As the story unfolds, Balaam comes to understand that he will not be able to bend the Lord’s will. Nevertheless he trails after his employer Balak, who each time chooses another vantage point overlooking the Israelite camp; perhaps by changing location he will change his fortune, and by sacrificing a bull and a ram on each of seven new altars he hoped that the magical number seven would help him.  But, alas, all was to no avail, as Balaam said to Balak:   “But I told you:   Whatever the Lord says, that I must do” (Num. 23:26).

Having understood what motivated Balak and Balaam, we still must ask why the Holy One, blessed be He, played along with their farcical game.  Why did the Lord reveal Himself to Balaam?  Why did He not sever all contact with the pagan magician?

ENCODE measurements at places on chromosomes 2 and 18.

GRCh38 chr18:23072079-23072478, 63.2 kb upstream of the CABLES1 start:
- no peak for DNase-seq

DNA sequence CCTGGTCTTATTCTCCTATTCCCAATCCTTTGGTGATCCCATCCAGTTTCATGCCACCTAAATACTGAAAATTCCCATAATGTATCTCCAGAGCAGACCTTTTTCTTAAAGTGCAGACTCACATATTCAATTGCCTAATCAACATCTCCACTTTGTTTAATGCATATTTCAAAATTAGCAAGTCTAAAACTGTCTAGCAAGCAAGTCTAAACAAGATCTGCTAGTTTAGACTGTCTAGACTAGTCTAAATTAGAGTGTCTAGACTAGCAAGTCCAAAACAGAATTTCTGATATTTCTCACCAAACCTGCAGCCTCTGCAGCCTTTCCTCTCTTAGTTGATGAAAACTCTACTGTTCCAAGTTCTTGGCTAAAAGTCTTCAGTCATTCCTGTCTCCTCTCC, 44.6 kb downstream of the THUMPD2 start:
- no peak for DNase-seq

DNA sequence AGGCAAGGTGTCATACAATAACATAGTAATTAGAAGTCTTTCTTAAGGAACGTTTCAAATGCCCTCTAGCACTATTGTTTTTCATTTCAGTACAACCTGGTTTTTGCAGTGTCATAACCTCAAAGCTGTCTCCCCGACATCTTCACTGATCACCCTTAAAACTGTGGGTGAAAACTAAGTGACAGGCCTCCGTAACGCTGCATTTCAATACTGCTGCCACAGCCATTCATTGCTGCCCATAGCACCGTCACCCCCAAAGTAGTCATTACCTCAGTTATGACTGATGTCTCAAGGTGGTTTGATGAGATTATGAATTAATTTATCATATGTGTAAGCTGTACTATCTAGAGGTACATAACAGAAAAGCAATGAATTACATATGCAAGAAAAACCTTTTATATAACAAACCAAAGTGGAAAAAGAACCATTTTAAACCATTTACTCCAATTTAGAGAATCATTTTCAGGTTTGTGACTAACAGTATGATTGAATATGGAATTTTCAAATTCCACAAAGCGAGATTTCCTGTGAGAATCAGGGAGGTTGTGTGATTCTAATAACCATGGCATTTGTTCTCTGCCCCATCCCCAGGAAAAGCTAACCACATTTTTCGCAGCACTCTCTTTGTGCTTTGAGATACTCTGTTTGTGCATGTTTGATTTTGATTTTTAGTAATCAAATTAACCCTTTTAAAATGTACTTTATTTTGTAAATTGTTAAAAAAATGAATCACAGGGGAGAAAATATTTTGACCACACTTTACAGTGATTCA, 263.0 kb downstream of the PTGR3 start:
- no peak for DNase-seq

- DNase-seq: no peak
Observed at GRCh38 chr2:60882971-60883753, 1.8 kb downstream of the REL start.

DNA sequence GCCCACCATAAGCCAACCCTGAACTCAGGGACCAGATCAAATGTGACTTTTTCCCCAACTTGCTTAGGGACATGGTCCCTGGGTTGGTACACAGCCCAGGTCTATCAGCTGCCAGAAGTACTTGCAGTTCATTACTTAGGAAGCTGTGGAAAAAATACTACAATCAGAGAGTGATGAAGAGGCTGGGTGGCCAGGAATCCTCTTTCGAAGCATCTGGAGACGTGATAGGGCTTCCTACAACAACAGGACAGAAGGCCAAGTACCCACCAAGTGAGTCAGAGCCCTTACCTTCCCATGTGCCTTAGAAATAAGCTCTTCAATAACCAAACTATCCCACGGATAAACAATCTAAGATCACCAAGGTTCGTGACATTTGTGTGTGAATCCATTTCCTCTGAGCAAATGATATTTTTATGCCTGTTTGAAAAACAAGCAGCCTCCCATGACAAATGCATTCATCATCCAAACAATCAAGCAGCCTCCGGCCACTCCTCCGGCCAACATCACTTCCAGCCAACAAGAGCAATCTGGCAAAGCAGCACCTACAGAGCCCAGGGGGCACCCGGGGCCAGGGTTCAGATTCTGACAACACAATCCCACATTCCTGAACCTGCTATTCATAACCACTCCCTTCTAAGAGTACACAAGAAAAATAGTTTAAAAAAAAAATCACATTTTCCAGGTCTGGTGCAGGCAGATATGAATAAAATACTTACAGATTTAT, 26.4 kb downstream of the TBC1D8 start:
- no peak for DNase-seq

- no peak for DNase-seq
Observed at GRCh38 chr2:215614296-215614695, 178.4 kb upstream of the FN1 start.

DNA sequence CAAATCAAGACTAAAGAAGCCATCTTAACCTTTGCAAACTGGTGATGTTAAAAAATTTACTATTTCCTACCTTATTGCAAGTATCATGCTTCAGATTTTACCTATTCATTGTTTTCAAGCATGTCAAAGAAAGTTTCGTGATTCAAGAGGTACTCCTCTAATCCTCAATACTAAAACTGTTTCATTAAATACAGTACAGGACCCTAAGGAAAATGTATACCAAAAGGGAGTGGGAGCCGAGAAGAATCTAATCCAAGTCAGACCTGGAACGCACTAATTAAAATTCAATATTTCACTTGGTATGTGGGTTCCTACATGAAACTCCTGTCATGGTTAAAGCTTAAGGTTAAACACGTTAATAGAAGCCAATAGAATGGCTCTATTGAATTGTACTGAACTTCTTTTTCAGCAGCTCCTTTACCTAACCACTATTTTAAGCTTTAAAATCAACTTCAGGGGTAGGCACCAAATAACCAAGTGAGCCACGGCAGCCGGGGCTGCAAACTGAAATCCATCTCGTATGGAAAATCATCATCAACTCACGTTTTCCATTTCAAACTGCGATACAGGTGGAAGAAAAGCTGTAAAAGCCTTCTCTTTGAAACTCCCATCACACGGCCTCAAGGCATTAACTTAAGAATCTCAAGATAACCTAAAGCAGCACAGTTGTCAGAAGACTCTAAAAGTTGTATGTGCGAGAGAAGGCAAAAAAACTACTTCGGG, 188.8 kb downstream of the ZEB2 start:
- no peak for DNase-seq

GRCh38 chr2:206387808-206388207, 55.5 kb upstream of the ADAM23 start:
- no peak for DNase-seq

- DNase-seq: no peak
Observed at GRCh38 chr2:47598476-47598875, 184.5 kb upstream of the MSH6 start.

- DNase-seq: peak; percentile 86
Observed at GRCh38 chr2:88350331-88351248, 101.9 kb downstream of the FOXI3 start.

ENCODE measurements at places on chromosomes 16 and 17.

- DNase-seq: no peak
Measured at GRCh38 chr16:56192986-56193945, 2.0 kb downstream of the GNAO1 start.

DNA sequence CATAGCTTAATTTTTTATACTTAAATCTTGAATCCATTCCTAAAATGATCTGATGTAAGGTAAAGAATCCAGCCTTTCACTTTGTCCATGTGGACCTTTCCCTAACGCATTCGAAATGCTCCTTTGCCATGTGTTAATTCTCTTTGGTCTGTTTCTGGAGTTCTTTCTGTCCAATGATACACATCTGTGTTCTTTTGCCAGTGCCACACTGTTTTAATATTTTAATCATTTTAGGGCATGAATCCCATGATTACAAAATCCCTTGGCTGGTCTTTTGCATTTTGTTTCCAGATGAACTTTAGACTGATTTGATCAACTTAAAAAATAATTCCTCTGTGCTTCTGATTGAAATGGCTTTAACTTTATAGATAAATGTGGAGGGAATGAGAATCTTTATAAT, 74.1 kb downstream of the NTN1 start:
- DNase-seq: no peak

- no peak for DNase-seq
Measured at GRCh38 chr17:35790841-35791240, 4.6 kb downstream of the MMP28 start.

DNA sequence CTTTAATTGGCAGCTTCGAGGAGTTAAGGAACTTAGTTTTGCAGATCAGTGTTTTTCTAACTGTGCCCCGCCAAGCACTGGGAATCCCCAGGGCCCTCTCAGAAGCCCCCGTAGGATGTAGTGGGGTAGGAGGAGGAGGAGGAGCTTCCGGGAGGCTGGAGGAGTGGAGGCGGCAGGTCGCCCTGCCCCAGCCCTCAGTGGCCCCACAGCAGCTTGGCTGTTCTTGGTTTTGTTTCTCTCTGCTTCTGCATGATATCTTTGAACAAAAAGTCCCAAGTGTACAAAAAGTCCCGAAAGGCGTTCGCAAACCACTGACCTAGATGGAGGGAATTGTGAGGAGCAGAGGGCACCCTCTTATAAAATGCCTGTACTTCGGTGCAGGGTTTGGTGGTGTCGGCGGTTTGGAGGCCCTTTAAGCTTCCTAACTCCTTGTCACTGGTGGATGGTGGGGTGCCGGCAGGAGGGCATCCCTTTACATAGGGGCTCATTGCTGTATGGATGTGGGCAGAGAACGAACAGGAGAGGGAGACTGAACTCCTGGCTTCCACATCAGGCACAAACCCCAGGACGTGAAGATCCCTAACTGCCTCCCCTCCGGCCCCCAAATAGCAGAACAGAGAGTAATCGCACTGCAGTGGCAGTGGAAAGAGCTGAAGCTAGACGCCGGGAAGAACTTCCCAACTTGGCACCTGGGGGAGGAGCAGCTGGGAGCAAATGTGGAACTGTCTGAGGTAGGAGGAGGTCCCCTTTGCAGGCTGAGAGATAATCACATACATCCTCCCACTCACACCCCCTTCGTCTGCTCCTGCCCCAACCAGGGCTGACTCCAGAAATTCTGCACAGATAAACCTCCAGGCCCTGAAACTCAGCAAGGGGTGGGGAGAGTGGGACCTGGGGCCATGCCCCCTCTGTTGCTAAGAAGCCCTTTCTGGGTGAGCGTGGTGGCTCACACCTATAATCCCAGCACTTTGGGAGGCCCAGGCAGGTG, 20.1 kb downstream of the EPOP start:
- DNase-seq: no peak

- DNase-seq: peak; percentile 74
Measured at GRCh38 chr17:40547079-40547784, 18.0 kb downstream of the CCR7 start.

Perhaps the Lord did this to show His might in comparison with the deception of magic, in order to teach that which is self-evident to us today but which the pagan world of those times still needed to be taught, namely the essential difference between gods in a polytheistic religion and the Lord, the true G-d. (In our post-modern world, perhaps the gap between fiction and truth is once again not self-evident.)

What Does the Story Teach?